When Romans 10:2 pointed out that the zeal of the Israelites about whom Paul was speaking was “not based on knowledge”, it appears that several verses found later in that chapter give us the knowledge that they were lacking, through “the message concerning faith”:
But what does it say? “The word is near you; it is in your mouth and in your heart,” that is, the message concerning faith that we proclaim: If you declare with your mouth, “Jesus is Lord,” and believe in your heart that God raised him from the dead, you will be saved. For it is with your heart that you believe and are justified, and it is with your mouth that you profess your faith and are saved.
Romans 10:8-10 NIV
What does this passage say about receiving salvation? Believe and confess (or profess) your faith.
Now, I think that we need to be careful to not mix up elements and principles of receiving salvation with a prescription for following Jesus. Here, I see at least two risks of getting stuck in the details, and missing the big picture: First, I’m sure that some would quibble about the differences between belief (in our heart) and confession (with our mouth) in verse 10, and how they lead to justification and salvation, respectively. I’m not sure that we really need to separate these that much, though. After all, if we truly believe, then our words – and our actions – should reflect that. And, if we are justified, then we can expect to be saved.
Secondly, some people might pull this verse out of context and say that if you merely say these words (perhaps even if you don’t mean them) and believe the truth of Jesus’ resurrection, then you’re “good to go” for Heaven. I think that this is an oversimplification (more on that in a little bit), but in the context of Romans, Jewish people were trying to use the law as their means of righteousness, and this just wasn’t going to work. As a result, this passage doesn’t seem to be a “checklist” for justification and salvation, so much as it is a contrast with other ways that people think that they can become right with God, versus God’s gift of salvation (from grace, through faith, and made possible by Jesus Christ).
Another reason that I suggest not using this particular passage (out of context) as a full understanding of the process of accepting and following Jesus, is that this process is also described in other passages within the Bible. A few months back, there was a helpful sermon at my church about how various elements of this process (see link below) are described in the Bible, including hearing, belief, repentance, confession, and baptism. The preacher (as part of a larger conversation about baptism, specifically) showed how we can only see the larger picture by taking the various elements (of discovering and accepting Jesus) together.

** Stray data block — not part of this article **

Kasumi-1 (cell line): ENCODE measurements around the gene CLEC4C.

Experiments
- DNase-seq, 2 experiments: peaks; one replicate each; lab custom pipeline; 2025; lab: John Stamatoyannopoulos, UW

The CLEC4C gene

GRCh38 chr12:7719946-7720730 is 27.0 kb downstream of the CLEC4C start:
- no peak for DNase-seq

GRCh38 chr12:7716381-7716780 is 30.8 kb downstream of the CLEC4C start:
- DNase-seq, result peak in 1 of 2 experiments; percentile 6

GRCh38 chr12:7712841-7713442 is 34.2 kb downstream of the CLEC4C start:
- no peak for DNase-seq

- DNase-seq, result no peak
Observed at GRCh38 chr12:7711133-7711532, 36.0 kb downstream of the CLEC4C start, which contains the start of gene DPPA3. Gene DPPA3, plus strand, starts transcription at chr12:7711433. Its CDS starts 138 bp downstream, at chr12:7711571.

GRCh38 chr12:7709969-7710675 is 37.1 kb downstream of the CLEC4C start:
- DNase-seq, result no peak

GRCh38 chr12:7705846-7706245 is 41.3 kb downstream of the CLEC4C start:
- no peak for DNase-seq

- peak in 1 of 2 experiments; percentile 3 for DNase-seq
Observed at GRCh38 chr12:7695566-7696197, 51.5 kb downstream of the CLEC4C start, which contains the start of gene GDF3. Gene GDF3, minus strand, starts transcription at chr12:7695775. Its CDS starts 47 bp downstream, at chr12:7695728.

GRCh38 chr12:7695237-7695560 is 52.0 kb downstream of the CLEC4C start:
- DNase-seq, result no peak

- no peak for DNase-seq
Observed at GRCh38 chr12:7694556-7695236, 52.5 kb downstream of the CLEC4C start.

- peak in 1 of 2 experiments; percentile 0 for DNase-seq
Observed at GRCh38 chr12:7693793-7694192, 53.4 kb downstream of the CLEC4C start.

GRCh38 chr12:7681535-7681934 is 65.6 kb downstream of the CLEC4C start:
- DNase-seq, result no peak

Now, some will suggest that certain steps – like baptism or confession or repentance – are “works”, and therefore can’t be part of salvation. On the other hand, one commentator differentiates believing that we are saved by perfectly following a particular law (or set of rules) from the steps that God has shared with us in order for us to receive God’s righteousness.
Personally, though, I see the various elements of salvation and sanctification as all being connected: being part of the same process. For instance:
- If you know the truth that Jesus is the only way to salvation, it just makes sense that you would accept that gift from Him, including following all of the instructions that are outlined in the Bible – not just to “get saved”, but to live an abundant life (see John 10:10) with Him here on earth.
- If you have faith that Jesus’ salvation is the only way back to God, and you choose to accept it, then this faith should show up through your words and actions.
- If you you realize how amazing it is that Jesus can save you and turn your life around, and you want to love others as much as He does, why wouldn’t you tell others publicly about that?
- If Jesus is your Lord, saying so is a confirmation of what is already true, and Jesus’ lordship in your life means that you are obeying Him. Obedience includes doing what He has taught and modeled for us, which would include things like repentance and baptism (see Acts 2:38).
So, rather than arguing about exactly where and when we are saved through a sequence of “procedural” steps, my hope is that Christians will focus on living in a daily practice of following Jesus, having made Him the Lord of our lives. Yes, I believe that – based on passages in the Bible – this will include things like faith, confession, repentance, baptism, and other behaviors (reflecting this condition of our hearts), but it’s all part of the same process of turning our lives over to God, and trusting Him not only for our salvation, but also for our daily decisions.
I suspect that, no matter where you are on your journey of faith, there are elements of your life that you haven’t yet gotten turned over completely to God. If anything in this article is being used by the Holy Spirit to convict you that there’s more to turn over, know that you’re not alone, and consider what’s next on the list for you personally give over to Him. I’m on that same journey with you, but I look forward to all of us walking daily with Jesus, not just “being saved”, but also living an amazing life with God that starts here on earth (not just when we get to Heaven).
From Sunday School lesson prepared for February 27, 2022
- The Lookout, February 27, 2022, © 2022 Christian Standard Media.
- Scripture taken from the Holy Bible, NEW INTERNATIONAL VERSION®, NIV® Copyright © 1973, 1978, 1984, 2011 by Biblica, Inc.® Used by permission. All rights reserved worldwide.
- The College Press Commentary, Romans, Volume 2, by Jack Cottrell. College Press Publishing Company, © 1998.